[C5035] Everyday Life of Sectarianism in the Middle East: Ambivalent Articulations of “Sectarian” Difference and the “Other”

Created by Yasemin Ipek
Monday, 11/20/17 3:30pm


Sectarianism has been one of the most fraught and ambivalent terms within the body of knowledge produced on the Middle East. As much as it refers to political systems with specific institutional and legal underpinnings, the term “sectarian” is also often pejoratively used to indicate fanatical cultural forms and practices, or excessive partisanship. In seeking to understand sectarianism, recent scholarship has pointed to the significance of larger transformations related to colonialism, nationalism, modernization, imperialism, and war. Many recent analyses have argued that sectarian conflict cannot be understood as the expression of essential, immutable religious difference. Instead, scholars have turned their attention to the historical and political processes through which sectarian difference and conflict are produced, reproduced and contested across diverse communities. While these studies have provided significant insights into the deconstruction of sectarianism as an essential and ahistorical category, this conversation seeks to explore the vernacular interpretations and everyday practices of sectarianism more fully.

We offer to look at sectarian difference as a historically situated vernacular concept that is articulated in often contradictory ways by diverse actors. In unpacking everyday and vernacular enactments of “sect” and “sectarianism, this thematic conversation will attend to the linguistic and colloquial distinctions between sectarianism and other related terms, such as confessionalism, religious difference, minorities, etc. How do different groups get involved in the current “production” of sectarianism both as a narrative, discourse and practice? How do diverse local, national and transnational actors construct narratives that depict certain people, practices, and political systems as “sectarian”? How do the reconfigured relationships between state, bureaucracy and other political and religious authorities impact these processes? What types of relations do these narratives draw between sectarianism and diverse political ideologies, such as secularism, multiculturalism, communitarianism, and pluralism? What social claims are made and what social boundaries are envisioned when “sectarian” is mobilized to vilify others? What makes certain bodily, affective, visual and aesthetic practices, performances and images come to be understood as “sectarian” in nature? In pursuit of such questions, we ultimately seek to understand how “sectarianism” (dis)appears in everyday life. Understanding how sectarian difference is invoked alongside other forms of social difference such as social class, gender, urbanity and age will expand wider debates on conflict, identity, belonging and agency in the Middle East.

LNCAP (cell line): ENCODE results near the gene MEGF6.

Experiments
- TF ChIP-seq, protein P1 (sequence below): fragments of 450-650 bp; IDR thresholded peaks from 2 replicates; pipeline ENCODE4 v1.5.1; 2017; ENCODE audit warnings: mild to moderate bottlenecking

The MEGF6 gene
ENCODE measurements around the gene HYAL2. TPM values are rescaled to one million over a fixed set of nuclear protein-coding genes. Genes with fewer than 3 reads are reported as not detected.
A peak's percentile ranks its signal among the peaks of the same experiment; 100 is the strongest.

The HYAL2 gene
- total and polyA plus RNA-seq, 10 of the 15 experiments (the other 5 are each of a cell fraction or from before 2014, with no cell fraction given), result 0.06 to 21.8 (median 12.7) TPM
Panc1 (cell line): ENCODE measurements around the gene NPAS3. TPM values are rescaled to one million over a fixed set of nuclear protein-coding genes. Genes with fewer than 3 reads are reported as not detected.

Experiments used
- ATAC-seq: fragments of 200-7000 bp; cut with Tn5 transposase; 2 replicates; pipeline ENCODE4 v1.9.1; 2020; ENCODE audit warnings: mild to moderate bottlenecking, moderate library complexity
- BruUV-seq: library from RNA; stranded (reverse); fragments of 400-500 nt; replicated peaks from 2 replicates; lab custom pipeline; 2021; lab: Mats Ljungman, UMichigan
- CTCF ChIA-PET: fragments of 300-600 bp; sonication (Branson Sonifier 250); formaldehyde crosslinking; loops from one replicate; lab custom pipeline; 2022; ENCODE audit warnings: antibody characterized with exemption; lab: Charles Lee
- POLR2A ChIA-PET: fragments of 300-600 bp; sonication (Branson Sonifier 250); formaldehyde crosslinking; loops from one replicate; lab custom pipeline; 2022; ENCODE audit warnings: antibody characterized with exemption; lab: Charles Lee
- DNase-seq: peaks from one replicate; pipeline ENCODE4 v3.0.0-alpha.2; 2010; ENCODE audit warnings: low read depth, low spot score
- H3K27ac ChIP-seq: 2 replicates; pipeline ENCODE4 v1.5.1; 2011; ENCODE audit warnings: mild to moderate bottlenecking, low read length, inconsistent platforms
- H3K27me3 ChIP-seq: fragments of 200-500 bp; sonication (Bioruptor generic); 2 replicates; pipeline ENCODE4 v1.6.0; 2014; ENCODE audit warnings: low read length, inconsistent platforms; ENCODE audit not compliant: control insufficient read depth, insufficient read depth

Suad Joseph

(University of California Davis)
2011 MESA President JOSEPH, Suad (F) Distinguished Professor, University of California, Davis, Anthropology [Department of Anthropology, University of California, One Shields Avenue Davis, CA 95616 United States; w:530-752-0745; f:530-752-8885; sjoseph@ucdavis.edu]....
Panel Participating Role(s): Presenter;

Ussama Makdisi

(Rice University)
Panel Participating Role(s): Presenter;

Joanne Nucho

(Pomona College)
Panel Participating Role(s): Presenter;

Jenna Rice Rahaim

(Macalester College)
Panel Participating Role(s): Organizer; Presenter;

Yasemin Ipek

(Stanford University)
Panel Participating Role(s): Chair; Organizer;